• When a couple in Lawrence, Georgia tried to sell their house, they discovered the HOA had quietly placed a $3,500 lien against their property because the couple had placed some pink flamingos on their lawn. HOAs have no sense of humor about such things as pink flamingos. The lien had to be paid before the house could be sold. Homeowners Associations often place such liens without informing the property owner. It’s not uncommon for homeowners to discover that these “secret liens” have been accumulating interest, attorney’s fees, and collection fees.
  • Maryland: a homeowner who was continually harassed by a neighbor asked his HOA to give him permission to put up a six-foot privacy fence. The HOA refused. The homeowner went to court, spent more than 23,000 dollars in legal fees and still lost. He then put up a smaller fence which he thought conformed to neighborhood rules. But HOA officials armed with tape measures, discovered it was several inches too high. He was slapped with a lien, and spent thousands more to settle the case.
  • A Homeowners Association in Donner Pass, California requires homeowners to make their properties ‘snowmobile friendly’. That means not driving cars over the snow or clearing it from around their homes. The intent is to leave areas open zones for snowmobiles. But a woman who had suffered a serious back injury ignored the rule. She drove her car up her half mile long driveway over the snow, saying her back injury made it impossible to walk the half mile to her home. But driving up her own driveway cost her $500 a day in HOA fines. The dispute eventually cost her more than $50,000 in fines and legal expenses.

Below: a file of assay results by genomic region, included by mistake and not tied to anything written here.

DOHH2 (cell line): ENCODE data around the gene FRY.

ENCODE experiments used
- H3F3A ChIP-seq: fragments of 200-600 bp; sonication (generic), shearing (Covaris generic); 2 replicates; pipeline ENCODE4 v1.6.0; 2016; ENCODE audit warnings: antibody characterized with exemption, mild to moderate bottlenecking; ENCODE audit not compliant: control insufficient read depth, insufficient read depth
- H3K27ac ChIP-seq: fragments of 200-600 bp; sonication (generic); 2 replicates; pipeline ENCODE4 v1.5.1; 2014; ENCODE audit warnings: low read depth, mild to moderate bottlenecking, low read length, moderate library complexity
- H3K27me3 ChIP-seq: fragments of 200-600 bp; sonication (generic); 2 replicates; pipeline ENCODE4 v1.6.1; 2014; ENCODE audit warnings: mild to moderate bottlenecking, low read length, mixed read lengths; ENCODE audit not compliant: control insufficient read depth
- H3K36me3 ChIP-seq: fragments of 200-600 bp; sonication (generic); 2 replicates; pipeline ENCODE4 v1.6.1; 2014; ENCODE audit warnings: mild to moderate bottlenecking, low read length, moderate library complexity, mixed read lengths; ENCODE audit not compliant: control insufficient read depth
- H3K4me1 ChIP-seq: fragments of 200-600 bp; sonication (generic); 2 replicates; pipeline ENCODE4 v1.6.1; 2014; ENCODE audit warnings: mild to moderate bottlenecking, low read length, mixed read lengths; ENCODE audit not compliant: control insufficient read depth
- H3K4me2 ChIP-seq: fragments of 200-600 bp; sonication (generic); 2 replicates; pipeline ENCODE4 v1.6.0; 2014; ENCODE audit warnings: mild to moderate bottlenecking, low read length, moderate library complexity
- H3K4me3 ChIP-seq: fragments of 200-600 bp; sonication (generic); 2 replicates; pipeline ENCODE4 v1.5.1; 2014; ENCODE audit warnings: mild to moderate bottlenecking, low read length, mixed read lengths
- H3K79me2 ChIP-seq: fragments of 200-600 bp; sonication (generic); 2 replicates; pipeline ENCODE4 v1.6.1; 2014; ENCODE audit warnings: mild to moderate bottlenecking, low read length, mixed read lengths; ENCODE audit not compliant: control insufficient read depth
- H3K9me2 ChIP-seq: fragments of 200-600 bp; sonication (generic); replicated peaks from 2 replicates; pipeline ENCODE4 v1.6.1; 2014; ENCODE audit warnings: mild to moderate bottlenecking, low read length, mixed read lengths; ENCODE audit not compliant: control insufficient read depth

• Tampa Florida, a homeowner committed the ultimate sin of being late on her HOA fees. She thought her attorney had arranged the payment of more than $4,000. But she was short $497. The HOA foreclosed on her property, and sold it in a courthouse auction for $4651. An investor bought it and promptly sold it for $88,000. The homeowner lost her home over the $497 shortfall.

There are literally thousands of such stories across America and there is rarely a happy ending for the homeowner.

Ward Lucas
Author of
Neighbors At War: The Creepy Case Against Your Homeowners Association